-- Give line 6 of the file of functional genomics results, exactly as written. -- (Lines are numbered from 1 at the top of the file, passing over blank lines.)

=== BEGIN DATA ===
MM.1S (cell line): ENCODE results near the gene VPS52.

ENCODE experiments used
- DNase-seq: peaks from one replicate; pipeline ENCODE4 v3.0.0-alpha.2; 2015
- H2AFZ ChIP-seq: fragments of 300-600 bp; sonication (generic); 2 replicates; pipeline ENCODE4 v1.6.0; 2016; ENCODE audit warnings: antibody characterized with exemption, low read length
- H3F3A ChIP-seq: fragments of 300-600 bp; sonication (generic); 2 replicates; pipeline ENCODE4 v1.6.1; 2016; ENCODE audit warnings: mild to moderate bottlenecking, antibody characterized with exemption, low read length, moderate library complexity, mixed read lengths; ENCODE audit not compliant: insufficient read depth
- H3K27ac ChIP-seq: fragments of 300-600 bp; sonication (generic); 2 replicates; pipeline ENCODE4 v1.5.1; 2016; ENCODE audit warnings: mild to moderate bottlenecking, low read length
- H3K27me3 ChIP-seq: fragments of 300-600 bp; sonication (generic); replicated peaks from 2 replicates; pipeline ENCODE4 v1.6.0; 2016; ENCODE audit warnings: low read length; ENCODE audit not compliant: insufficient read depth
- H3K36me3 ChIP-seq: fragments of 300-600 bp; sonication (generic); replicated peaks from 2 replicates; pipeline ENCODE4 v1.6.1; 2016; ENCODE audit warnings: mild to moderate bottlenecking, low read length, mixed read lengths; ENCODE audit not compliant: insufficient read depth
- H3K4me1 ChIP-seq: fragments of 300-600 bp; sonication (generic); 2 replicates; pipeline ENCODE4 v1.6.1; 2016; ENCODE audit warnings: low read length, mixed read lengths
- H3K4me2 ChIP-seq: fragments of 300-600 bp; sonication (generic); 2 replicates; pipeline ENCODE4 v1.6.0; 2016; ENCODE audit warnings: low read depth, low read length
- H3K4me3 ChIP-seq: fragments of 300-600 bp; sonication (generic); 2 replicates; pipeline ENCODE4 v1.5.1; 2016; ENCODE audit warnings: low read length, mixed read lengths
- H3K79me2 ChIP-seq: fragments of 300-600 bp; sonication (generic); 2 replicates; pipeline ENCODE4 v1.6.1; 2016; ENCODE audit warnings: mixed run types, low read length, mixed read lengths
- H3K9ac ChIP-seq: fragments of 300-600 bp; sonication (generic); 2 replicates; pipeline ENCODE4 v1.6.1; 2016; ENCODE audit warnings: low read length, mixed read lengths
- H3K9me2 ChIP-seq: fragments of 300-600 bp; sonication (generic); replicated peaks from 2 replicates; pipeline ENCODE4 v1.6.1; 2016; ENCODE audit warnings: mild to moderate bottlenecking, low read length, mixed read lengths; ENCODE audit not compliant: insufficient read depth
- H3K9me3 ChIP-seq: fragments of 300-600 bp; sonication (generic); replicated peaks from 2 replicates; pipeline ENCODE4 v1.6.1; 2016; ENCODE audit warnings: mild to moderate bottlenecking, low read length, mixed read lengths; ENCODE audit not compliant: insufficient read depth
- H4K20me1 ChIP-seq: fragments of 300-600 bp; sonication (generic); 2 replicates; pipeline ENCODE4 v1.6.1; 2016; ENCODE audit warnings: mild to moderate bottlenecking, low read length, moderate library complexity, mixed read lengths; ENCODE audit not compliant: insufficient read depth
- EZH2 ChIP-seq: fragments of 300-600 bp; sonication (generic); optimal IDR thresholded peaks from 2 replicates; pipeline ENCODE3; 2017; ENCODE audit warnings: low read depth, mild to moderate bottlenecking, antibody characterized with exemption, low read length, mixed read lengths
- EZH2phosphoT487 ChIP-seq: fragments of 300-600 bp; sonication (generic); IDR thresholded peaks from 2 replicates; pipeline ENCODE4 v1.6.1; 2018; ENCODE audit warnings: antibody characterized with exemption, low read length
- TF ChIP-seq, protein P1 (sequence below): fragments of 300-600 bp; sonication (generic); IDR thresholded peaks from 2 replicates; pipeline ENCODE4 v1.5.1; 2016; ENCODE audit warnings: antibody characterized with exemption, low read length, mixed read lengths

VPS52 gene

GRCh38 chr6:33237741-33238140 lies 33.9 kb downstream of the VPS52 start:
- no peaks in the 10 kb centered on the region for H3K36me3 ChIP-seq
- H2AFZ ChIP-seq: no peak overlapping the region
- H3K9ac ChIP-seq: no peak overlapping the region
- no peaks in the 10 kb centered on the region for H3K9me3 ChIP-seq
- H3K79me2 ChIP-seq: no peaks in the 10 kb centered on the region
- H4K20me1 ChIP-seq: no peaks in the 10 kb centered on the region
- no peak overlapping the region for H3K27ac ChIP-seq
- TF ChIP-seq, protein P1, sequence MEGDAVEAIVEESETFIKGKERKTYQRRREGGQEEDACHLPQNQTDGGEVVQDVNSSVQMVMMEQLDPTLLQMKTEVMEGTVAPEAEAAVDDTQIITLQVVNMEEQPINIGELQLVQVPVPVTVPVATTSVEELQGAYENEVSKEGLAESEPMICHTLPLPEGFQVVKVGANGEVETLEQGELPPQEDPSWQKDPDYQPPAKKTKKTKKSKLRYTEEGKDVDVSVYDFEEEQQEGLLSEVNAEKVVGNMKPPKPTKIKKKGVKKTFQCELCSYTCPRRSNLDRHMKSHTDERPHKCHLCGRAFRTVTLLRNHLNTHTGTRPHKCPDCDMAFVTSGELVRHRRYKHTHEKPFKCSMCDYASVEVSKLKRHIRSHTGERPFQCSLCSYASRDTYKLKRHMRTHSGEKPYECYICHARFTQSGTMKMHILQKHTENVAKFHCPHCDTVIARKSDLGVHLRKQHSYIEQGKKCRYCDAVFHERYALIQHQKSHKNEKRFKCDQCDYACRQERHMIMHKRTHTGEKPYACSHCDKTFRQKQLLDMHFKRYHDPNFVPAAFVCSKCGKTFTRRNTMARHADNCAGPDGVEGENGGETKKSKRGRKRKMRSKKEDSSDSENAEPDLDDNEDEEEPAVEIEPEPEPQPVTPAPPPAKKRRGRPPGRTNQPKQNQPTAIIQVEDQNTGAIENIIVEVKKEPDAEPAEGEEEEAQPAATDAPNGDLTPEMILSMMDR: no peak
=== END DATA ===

- H3K27ac ChIP-seq: fragments of 300-600 bp; sonication (generic); 2 replicates; pipeline ENCODE4 v1.5.1; 2016; ENCODE audit warnings: mild to moderate bottlenecking, low read length